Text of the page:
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Hualin International Journal of Buddhist Studies 5.1 (2022): 201–245;
(This article belongs to the Special Issue Text and Image & Buddhist Biography)

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Beetles and the Buddha: The Tamamushi Shrine, Smallpox, and Healing in Seventh-Century Japan

Yingxue WANG 王映雪
Harvard University

Abstract: Buddhism arrived in Japan around the same time as the onset of devastating epidemic outbreaks due to a newly transmitted contagious disease: smallpox. Created in an age plagued by fear and anxiety toward immature death in rampant epidemics, Buddhist artefacts can be conceived as powerful worldmaking devices that actively construct an alternative reality in which mortality and suffering can be transcended through devotional practices. This paper studies the seventh-century Tamamushi Shrine from the Hōryūji Temple in Nara Prefecture as an informative window into the healing functions performed by Buddhist artefacts and the intertwined early histories of Buddhism and smallpox epidemics. By situating the use of beetle wings within the healing and religious traditions of premodern East Asia, I will demonstrate that the unique visual and material properties of the beetle wings supply them with medical and magical efficacy. Their presence on the Tamamushi Shrine equips the artefact with the power to provide spaces of healing and hopes of salvation in seventh-century Japan where the newly introduced Buddhist religion and smallpox epidemics work in conjunction to transform lived experiences and inhabited worlds.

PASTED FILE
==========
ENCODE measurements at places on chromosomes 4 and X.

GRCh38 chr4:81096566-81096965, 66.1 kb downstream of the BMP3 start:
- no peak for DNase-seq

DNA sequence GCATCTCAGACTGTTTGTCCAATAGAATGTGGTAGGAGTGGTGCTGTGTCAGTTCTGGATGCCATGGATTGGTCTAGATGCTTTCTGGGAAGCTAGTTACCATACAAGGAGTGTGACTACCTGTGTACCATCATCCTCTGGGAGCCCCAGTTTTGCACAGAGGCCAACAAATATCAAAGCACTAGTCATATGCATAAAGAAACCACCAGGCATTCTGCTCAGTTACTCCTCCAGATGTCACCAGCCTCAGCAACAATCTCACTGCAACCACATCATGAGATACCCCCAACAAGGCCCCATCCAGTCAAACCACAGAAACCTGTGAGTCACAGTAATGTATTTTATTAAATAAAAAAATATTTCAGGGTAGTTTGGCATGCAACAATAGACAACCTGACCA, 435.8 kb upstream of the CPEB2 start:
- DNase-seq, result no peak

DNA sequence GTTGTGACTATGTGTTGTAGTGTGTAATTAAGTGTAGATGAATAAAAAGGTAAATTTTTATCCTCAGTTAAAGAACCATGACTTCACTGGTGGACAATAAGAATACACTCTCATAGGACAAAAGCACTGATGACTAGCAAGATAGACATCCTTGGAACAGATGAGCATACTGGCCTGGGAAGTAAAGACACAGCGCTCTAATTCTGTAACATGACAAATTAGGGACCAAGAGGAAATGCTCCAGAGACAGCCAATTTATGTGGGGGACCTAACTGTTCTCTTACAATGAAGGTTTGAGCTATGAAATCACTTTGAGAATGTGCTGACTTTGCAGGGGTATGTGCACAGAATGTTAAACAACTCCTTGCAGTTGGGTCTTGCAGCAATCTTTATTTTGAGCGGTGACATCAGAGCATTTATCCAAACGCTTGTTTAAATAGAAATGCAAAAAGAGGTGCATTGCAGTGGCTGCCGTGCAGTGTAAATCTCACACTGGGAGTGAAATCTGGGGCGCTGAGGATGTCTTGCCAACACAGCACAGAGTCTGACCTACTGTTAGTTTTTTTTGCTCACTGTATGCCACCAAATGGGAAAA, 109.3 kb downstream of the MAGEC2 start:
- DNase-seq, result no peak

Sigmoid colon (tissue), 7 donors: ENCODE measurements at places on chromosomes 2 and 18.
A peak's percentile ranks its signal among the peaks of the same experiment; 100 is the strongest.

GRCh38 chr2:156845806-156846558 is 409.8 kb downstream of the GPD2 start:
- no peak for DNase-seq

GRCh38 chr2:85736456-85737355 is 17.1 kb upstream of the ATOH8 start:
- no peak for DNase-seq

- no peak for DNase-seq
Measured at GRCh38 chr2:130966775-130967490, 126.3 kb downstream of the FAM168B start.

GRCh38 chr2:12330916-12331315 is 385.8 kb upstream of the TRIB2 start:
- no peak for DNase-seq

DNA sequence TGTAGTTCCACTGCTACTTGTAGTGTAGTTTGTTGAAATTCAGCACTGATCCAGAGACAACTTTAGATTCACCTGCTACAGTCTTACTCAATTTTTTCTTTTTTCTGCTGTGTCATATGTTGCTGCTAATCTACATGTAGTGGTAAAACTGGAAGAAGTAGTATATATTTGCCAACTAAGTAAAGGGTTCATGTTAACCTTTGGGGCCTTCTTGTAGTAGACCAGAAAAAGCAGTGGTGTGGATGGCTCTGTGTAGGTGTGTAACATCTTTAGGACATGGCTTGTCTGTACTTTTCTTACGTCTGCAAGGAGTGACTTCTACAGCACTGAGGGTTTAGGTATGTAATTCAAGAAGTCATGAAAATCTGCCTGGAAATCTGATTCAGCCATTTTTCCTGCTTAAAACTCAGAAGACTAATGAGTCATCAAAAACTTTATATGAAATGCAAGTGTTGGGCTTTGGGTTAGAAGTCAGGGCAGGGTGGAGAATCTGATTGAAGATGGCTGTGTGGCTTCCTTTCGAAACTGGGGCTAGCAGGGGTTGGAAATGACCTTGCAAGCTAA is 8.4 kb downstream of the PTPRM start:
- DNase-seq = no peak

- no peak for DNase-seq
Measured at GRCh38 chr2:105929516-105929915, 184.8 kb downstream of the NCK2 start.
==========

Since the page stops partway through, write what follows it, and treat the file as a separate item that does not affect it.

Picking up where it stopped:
Keywords: Buddhism, smallpox, material culture, animal studies, colour


About the Author: Yingxue Wang 王映雪 is currently a Ph.D. student in the Department of History of Art and Architecture at Harvard University. Her research examines early Buddhist material culture in seventh-century Japan by situating Japan in the inter-regional networks of social, technological, and ecological exchange in East Asia. The particular issues she has been investigating include the transmission of novel materials (such as aromatics and incense) and technologies (such as Chinese metallurgy and medicine); the role of nascent Buddhism in generating new ritual and sensory experiences in Japan; and the connections between Buddhist material culture and healing practices. Before her Ph.D., Yingxue completed her B.A. in Art History at Yale University, after which she studied at Harvard for her M.A. in Regional Studies: East Asia.


This is an open access article distributed under the Creative Commons Attribution License which permits unrestricted use, distribution, and reproduction in any medium, provided the original work is properly cited.